Like the wrinkles that furrow one’s brow, varicose veins, for many, are an inescapable part of aging. Varicose veins are veins that become swollen and large, usually due to defective valves in the vein. The enlarged veins, often with a dark purple or blue coloration, protrude from the surface of the skin and frequently have a worm-like appearance. Although females are more likely to develop varicose veins, both sexes are susceptible to developing symptoms.
“Varicose veins are very common,” says Dr. Cheryl Hoffman, director of interventional radiology at the UCLA-Santa Monica Medical Center. “Greater than 20 percent of women and 7 percent of men suffer from venous disease in the United States.”
While varicose veins don’t signify a life-threatening condition, they can cause discomfort. Common symptoms of varicose veins include aching pain, swelling and itching in the legs. In the past, the removal of varicose veins required invasive surgery. New minimally invasive procedures, however, have provided a breakthrough in how venous diseases are treated.
Smart Business spoke with Hoffman about when a doctor should be consulted about varicose veins, how varicose veins are treated and what types of minimally invasive therapies are now available.
What causes varicose veins?
There is usually an incompetency to the valves of the veins that causes reflux. Gravitational forces then overcome the veins and blood pools, causing a distension to the vein. This can lead to a dilation of the vein, worsening valve function and retrograde, or reversal of flow, within that vein all of which can lead to venous stasis, varicose veins and ulceration.
How can people reduce their chances of getting varicose veins?
Usually it is genetic. However, wearing compression stockings, especially when engaging in standing activities, can help to decrease the effects of gravitational forces on superficial venous valves. Typically, though, it is something that just develops over time. In addition to advanced age, other factors that increase a person’s chance of developing varicose veins include having family members with vein problems, obesity, pregnancy and hormonal changes, which can be spurred by taking birth control or other medicines containing estrogen.
Can varicose veins lead to serious medical problems?
There is no life-threatening danger; unlike the deep veins, which can have blood clots that eventually go to the lungs. But there is severe pain and disability that can result from varicose venous disease, what we call superficial venous abnormality. Patients can have serious disability from superficial valvular incompetence and varicose veins.
When should a doctor be consulted about varicose veins?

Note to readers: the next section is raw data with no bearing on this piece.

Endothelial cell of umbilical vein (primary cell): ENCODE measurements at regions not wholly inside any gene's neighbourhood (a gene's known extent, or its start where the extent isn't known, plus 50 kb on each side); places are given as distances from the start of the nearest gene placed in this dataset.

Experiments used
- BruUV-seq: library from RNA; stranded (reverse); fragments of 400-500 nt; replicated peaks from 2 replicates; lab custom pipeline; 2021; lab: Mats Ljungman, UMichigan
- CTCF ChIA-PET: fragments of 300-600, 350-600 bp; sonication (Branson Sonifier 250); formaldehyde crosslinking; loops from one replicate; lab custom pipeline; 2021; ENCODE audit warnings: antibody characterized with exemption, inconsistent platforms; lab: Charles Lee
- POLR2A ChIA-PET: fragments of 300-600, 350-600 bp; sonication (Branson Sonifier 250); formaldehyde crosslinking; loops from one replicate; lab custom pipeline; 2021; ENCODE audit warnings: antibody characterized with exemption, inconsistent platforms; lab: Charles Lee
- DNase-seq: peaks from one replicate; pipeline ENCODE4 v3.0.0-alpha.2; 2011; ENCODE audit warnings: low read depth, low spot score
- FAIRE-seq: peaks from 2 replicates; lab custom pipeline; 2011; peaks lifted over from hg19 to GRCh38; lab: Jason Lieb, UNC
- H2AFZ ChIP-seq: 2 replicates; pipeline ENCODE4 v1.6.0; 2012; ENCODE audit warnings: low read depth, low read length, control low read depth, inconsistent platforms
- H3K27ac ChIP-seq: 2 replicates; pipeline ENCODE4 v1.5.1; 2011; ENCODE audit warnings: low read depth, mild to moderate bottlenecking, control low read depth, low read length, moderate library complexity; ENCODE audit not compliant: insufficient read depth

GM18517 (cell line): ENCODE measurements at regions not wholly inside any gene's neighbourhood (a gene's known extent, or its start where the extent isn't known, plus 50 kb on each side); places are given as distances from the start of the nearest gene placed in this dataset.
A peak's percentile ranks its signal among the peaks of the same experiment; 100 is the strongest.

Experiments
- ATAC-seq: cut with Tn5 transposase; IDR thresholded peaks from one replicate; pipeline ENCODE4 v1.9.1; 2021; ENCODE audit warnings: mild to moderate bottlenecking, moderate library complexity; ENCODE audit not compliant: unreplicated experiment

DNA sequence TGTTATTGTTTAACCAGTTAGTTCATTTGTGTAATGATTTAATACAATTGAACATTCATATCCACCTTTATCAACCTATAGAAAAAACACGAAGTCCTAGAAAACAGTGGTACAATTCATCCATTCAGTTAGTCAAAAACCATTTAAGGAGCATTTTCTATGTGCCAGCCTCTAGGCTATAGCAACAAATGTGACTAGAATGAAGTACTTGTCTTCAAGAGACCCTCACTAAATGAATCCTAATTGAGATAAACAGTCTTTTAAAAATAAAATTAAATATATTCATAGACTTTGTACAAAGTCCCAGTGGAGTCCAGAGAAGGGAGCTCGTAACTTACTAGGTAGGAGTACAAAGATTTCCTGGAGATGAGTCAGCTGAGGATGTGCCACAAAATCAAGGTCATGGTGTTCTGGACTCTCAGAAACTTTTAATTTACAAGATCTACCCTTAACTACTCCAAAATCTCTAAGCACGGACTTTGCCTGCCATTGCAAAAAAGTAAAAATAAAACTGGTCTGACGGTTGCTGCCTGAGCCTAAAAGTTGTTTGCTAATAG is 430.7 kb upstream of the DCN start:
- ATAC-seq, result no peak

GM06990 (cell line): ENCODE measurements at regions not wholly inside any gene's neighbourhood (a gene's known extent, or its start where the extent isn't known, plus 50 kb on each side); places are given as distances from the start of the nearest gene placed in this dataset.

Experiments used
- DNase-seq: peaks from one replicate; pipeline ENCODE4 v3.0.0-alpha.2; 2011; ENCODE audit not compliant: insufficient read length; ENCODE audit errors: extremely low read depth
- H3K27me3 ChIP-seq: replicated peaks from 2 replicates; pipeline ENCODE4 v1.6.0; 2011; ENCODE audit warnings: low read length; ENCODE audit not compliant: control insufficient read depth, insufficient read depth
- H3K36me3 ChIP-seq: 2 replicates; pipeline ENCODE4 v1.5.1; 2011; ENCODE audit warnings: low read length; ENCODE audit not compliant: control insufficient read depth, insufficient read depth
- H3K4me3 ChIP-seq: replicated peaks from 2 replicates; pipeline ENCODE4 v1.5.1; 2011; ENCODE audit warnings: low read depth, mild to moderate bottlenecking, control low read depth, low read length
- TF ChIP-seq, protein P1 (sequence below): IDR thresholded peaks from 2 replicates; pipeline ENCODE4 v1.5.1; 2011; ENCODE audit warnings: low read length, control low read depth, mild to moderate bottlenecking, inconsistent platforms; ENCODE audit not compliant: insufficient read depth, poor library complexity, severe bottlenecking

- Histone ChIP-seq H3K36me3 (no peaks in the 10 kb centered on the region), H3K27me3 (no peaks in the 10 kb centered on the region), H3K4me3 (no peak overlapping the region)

When a patient has phlebitis, an inflammation of one of the superficial veins, typically he or she goes to a physician because there is pain associated with this condition.
Also, when edema, skin changes and ulceration occur, patients are directed toward medical care. However, prior to that point, before these changes become severe, it is a good idea to seek medical attention because now we have minimally invasive therapies that can prevent the serious complications of varicose veins. Therefore, I would advocate for a patient to seek evaluation once a dominant varicose vein is identified.
How are varicose veins treated?
Currently, our technologies allow us to close these veins using very small stab-like entry points. No longer are large incisions needed. Therefore, the cosmetic results are outstanding.
Endovenous laser therapy and radio frequency ablation therapy are two forms of therapy that are used to close varicose veins. Basically, when we go up through the veins we can use either a laser or a radio frequency probe to close the veins. Old fashioned surgery with large incisions is no longer needed to successfully treat chronic venous superficial vein disease. Minimally invasive therapies can now be used through very small 2- to 3-millimeter incisions.
Can varicose veins return even after treatment?
Yes, because it is a long-term chronic disease. Veins that are not a problem when the first veins are treated can become a problem over time. However, by getting therapy to some of the large dominant outflow veins, the chances of having further problems to other veins, which are currently not a problem, are minimized.
DR. CHERYL HOFFMAN is director of interventional radiology at the UCLA-Santa Monica Medical Center. Reach her at email@example.com or (310) 319-4033.